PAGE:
Initial healthcare and coping preferences are associated with outcome 1 year after whiplash trauma: A multicentre 1-year follow-up study
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Objective: Individuals exposed to whiplash collisions have to cope with the stressful event as well as early physical symptoms. As in other chronic pain conditions, coping has been associated with outcome after whiplash. In this study, our aim was to examine whether initial coping preferences were associated with the development of chronic whiplash.
Design: Prospective study.
Setting: Primary care.
Methods: 740 acute whiplash patients were recruited from emergency units and general practitioners after car collisions in Denmark. Within 10 days postinjury, participants were asked what they believed could help them get better. At 12-month follow-up, the level of neck pain and capability to work was obtained. Whether coping preferences (baseline) were associated with outcome was investigated using multiple regression analyses.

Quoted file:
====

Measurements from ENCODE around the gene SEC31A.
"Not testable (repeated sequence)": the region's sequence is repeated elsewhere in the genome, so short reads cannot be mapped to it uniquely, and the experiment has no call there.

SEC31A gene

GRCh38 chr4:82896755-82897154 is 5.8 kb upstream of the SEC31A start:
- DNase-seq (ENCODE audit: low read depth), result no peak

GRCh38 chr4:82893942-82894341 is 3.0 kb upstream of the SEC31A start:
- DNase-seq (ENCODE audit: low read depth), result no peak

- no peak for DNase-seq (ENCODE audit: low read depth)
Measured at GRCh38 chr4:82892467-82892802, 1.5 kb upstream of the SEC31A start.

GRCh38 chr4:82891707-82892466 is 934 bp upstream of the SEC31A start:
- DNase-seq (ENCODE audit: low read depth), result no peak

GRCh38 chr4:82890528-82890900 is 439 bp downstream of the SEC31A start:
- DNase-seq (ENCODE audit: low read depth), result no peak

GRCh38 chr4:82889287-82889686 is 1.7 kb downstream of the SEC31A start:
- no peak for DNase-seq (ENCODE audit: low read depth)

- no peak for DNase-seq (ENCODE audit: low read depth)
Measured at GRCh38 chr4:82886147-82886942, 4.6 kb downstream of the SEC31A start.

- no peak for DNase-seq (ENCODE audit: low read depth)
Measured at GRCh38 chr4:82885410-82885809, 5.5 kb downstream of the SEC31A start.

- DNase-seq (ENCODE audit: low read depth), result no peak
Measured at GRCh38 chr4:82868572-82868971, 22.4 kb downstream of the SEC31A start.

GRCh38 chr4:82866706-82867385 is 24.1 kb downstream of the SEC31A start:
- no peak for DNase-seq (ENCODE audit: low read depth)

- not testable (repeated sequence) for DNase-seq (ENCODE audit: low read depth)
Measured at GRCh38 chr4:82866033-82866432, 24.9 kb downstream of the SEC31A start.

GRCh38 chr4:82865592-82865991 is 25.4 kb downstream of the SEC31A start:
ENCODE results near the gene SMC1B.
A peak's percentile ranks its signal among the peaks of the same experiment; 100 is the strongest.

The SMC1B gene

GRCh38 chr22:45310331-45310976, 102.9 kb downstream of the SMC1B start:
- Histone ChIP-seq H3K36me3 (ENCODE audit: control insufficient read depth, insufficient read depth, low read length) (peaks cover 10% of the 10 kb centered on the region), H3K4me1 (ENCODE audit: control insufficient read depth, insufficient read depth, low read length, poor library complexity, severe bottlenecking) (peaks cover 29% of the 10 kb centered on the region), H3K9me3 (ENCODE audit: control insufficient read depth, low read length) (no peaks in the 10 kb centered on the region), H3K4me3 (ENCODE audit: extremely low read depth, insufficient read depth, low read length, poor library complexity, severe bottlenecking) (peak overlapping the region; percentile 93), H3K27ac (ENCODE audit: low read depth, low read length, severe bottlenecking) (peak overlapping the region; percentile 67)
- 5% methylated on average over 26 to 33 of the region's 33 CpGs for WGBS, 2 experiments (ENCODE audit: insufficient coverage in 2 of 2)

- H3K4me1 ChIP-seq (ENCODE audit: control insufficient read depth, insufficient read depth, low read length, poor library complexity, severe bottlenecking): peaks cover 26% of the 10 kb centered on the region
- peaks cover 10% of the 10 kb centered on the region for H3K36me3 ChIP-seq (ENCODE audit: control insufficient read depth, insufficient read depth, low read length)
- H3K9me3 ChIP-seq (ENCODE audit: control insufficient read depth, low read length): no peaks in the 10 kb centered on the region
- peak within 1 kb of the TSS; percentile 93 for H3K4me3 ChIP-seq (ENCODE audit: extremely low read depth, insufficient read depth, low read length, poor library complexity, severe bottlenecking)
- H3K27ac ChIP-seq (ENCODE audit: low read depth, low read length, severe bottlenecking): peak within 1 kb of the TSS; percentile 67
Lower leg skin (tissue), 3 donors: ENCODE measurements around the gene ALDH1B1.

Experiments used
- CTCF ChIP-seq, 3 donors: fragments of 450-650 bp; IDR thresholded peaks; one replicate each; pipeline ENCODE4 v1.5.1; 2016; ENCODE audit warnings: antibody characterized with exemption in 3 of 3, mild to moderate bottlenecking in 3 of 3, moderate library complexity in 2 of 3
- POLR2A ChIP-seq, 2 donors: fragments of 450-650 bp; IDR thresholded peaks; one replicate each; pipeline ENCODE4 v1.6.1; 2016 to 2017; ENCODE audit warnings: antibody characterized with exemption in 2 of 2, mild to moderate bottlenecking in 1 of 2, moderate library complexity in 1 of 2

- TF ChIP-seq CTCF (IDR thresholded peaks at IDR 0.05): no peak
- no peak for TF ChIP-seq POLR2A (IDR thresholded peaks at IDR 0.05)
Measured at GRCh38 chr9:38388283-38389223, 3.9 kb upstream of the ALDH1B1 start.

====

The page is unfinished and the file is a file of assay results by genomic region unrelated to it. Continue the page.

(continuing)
Results: Persistent neck pain was most strongly associated with preferring medications (mean difference=1.24 (95% CI 0.67 to 1.82)) and sickness absence (mean difference=1.18 (95% CI 0.53 to 1.82)). Reduced work capability was most strongly associated with preferring medications (OR=3.53 (95% CI 2.13 to 5.86)), sickness absence (OR=3.05 (95% CI 1.80 to 5.17)) and being referred to a physiotherapist/chiropractor (OR=3.03 (95% CI 1.33 to 6.91)). Active coping was associated with better outcomes: Participants preferring to change their lifestyle were protected against reduced work capability (OR=0.11 (95% CI 0.01 to 0.78)). Individuals who wanted to keep living as usual only (no other preference reported) were protected against neck pain (mean difference −1.62 (95% CI −2.39 to −0.84)) and reduced work capability (OR=0.09 (95% CI 0.01 to 0.64)).
Conclusions: A simple nine-item measure of coping preferences is associated with the development of chronic neck pain and reduced capability to work following whiplash trauma and may be used to identify individuals at risk of poor recovery.